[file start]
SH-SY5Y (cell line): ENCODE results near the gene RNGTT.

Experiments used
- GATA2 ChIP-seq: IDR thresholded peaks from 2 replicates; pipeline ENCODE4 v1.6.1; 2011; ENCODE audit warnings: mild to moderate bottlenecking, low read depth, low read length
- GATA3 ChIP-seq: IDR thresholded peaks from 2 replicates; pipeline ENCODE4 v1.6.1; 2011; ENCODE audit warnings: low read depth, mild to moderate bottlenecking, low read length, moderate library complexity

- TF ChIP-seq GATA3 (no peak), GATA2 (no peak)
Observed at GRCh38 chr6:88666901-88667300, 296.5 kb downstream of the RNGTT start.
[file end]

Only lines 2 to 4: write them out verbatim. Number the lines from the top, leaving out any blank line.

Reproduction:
Experiments used
- GATA2 ChIP-seq: IDR thresholded peaks from 2 replicates; pipeline ENCODE4 v1.6.1; 2011; ENCODE audit warnings: mild to moderate bottlenecking, low read depth, low read length
- GATA3 ChIP-seq: IDR thresholded peaks from 2 replicates; pipeline ENCODE4 v1.6.1; 2011; ENCODE audit warnings: low read depth, mild to moderate bottlenecking, low read length, moderate library complexity